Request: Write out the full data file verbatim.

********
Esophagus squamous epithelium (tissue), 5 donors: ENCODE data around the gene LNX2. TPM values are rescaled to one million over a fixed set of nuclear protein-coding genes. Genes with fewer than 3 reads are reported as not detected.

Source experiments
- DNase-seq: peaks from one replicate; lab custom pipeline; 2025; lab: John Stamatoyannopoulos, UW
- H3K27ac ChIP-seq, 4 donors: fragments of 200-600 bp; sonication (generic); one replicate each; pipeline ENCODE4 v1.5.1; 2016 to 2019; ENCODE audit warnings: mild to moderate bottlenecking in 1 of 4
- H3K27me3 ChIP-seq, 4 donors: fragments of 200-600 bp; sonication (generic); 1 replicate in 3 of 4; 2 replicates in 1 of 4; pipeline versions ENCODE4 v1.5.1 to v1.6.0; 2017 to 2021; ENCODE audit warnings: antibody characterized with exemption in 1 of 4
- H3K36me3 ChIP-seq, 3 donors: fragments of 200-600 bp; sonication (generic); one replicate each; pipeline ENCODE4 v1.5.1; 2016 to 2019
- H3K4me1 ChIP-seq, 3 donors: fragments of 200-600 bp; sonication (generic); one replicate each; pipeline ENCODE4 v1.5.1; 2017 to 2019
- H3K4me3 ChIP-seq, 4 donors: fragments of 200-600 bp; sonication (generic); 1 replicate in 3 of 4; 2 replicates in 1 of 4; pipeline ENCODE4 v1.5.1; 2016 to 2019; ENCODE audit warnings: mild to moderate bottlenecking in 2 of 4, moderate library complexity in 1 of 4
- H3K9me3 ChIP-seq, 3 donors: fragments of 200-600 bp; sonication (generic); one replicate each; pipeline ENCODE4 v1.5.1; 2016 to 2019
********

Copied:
Esophagus squamous epithelium (tissue), 5 donors: ENCODE data around the gene LNX2. TPM values are rescaled to one million over a fixed set of nuclear protein-coding genes. Genes with fewer than 3 reads are reported as not detected.

Source experiments
- DNase-seq: peaks from one replicate; lab custom pipeline; 2025; lab: John Stamatoyannopoulos, UW
- H3K27ac ChIP-seq, 4 donors: fragments of 200-600 bp; sonication (generic); one replicate each; pipeline ENCODE4 v1.5.1; 2016 to 2019; ENCODE audit warnings: mild to moderate bottlenecking in 1 of 4
- H3K27me3 ChIP-seq, 4 donors: fragments of 200-600 bp; sonication (generic); 1 replicate in 3 of 4; 2 replicates in 1 of 4; pipeline versions ENCODE4 v1.5.1 to v1.6.0; 2017 to 2021; ENCODE audit warnings: antibody characterized with exemption in 1 of 4
- H3K36me3 ChIP-seq, 3 donors: fragments of 200-600 bp; sonication (generic); one replicate each; pipeline ENCODE4 v1.5.1; 2016 to 2019
- H3K4me1 ChIP-seq, 3 donors: fragments of 200-600 bp; sonication (generic); one replicate each; pipeline ENCODE4 v1.5.1; 2017 to 2019
- H3K4me3 ChIP-seq, 4 donors: fragments of 200-600 bp; sonication (generic); 1 replicate in 3 of 4; 2 replicates in 1 of 4; pipeline ENCODE4 v1.5.1; 2016 to 2019; ENCODE audit warnings: mild to moderate bottlenecking in 2 of 4, moderate library complexity in 1 of 4
- H3K9me3 ChIP-seq, 3 donors: fragments of 200-600 bp; sonication (generic); one replicate each; pipeline ENCODE4 v1.5.1; 2016 to 2019